Cape Town | A study led by researchers at the University of Cape Town and supported by the South African Medical Research Council (SAMRC) has shown that people living with HIV who received kidney transplants from deceased HIV positive donors experienced high rates of overall survival and kidney graft survival over five years.
An observational study published today in the New England Journal of Medicine followed 51 study participants with HIV who received kidney transplants, beginning in 2008, from deceased donors with HIV in South Africa. The study, which is a collaborative effort between the National Institutes of Allergy and Infectious Diseases (NIAID), the University of Cape Town (UCT) with joint support from the National Institute of Health (NIH) and the SAMRC also found that five years after undergoing a kidney transplantation, 83.3% of people in the South African cohort survived and 78.7% still had a functioning transplanted kidney.
“This collaboration leverages expertise in both South Africa and the United States to address an urgent common problem,” says SAMRC President and CEO Glenda Gray. “Our combined efforts have the power to make sure people with HIV experiencing organ failure are not exempt from the longer, healthier lives that international HIV research has made possible for them.”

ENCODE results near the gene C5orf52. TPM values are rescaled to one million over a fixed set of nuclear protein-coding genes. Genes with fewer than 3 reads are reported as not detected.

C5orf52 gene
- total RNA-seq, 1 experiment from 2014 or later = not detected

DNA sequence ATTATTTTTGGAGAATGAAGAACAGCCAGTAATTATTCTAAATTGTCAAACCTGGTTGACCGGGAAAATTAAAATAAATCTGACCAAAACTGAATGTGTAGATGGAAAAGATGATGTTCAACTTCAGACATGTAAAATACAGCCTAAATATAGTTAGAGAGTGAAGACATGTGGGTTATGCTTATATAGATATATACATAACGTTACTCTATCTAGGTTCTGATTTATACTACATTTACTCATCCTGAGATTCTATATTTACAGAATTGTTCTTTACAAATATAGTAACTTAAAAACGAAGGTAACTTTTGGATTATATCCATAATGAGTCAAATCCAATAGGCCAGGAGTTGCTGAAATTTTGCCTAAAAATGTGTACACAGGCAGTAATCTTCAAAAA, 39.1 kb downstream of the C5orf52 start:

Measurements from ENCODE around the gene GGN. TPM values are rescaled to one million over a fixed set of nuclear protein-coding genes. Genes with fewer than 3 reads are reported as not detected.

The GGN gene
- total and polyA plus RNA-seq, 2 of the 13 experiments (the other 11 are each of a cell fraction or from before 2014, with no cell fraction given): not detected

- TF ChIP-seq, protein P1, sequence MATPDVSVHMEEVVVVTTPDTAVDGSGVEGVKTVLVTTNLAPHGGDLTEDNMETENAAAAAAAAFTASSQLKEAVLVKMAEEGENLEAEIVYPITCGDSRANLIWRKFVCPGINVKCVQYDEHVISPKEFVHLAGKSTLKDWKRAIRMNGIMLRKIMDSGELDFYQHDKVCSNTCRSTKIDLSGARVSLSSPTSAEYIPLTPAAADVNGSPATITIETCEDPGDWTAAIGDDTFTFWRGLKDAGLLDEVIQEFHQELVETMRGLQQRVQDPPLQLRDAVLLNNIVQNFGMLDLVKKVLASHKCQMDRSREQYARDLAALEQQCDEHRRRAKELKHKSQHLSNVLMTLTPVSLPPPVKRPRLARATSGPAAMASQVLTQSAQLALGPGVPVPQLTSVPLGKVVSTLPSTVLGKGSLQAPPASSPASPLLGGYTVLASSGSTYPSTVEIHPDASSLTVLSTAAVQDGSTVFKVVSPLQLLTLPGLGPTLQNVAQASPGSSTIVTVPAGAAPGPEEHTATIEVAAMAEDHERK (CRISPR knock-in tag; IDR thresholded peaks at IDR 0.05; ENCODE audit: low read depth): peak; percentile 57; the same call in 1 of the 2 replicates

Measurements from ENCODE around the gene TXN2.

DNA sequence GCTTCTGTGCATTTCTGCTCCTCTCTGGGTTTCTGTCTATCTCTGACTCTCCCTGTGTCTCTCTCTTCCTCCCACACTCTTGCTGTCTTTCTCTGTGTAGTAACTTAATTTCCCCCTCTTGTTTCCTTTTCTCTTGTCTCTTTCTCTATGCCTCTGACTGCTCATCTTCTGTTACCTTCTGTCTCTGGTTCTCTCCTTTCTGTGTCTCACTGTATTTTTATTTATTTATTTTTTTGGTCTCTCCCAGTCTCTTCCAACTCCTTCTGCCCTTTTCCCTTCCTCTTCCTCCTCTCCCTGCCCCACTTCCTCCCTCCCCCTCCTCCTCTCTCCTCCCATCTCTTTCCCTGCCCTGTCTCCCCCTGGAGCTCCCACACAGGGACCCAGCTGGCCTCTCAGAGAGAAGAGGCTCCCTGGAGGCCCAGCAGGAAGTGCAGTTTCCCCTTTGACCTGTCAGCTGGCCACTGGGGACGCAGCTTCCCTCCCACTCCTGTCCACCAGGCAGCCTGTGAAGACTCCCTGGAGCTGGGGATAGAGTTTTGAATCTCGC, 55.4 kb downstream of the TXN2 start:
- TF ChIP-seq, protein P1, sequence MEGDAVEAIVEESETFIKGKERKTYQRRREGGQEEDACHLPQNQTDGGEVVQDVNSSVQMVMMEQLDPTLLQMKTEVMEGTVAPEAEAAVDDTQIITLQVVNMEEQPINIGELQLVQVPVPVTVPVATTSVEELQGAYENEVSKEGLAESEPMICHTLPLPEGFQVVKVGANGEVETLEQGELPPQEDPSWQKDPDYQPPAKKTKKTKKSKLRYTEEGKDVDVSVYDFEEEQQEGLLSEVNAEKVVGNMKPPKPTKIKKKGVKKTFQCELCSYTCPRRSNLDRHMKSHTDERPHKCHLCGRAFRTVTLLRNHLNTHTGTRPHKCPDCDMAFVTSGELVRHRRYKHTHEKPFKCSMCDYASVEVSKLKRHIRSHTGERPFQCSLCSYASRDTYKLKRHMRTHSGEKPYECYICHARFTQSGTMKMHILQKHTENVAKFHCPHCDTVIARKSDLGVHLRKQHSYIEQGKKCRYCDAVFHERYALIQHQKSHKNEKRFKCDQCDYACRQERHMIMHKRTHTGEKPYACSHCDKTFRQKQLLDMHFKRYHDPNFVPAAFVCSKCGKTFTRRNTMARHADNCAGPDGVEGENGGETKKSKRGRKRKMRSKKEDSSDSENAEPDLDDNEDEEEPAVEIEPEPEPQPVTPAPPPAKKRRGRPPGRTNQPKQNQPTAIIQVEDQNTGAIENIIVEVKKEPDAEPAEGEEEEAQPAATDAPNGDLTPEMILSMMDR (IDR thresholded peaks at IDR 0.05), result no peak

These findings were comparable to those from a 2010 NIAID-funded study, in which people living with HIV received organs from deceased donors without HIV, that reported an 88.2% overall survival rate after three years and a 73.7% kidney graft survival rate. Further, each recipient was fully virally suppressed at the time of transplantation, and researchers did not observe any increases in viral load among those who maintained consistent use of antiretroviral therapy (ART).
According to NIAID, such transplants became possible in the US with the passage of the HIV Organ Policy Equity (HOPE) Act in 2013. This law was intended to investigate routes that would increase the availability of organs for transplantation for people living with HIV, given the high frequency of HIV-related comorbidities that can necessitate organ transplantation. The HOPE Act of 2013 permits U.S. transplant teams with an approved research protocol to transplant organs from donors with HIV into qualified recipients with end-stage organ failure who are also living with HIV, a practice that may shorten the time people wait to receive a transplant.
NIAID researchers worked closely with UCT physicians and scientists to design and perform the co-funded study. All kidney transplantations and primary laboratory analyses occurred in South Africa, with additional laboratory support provided by NIAID’s Laboratory of Immunoregulation in the United States.
Contact: Keletso Ratsela
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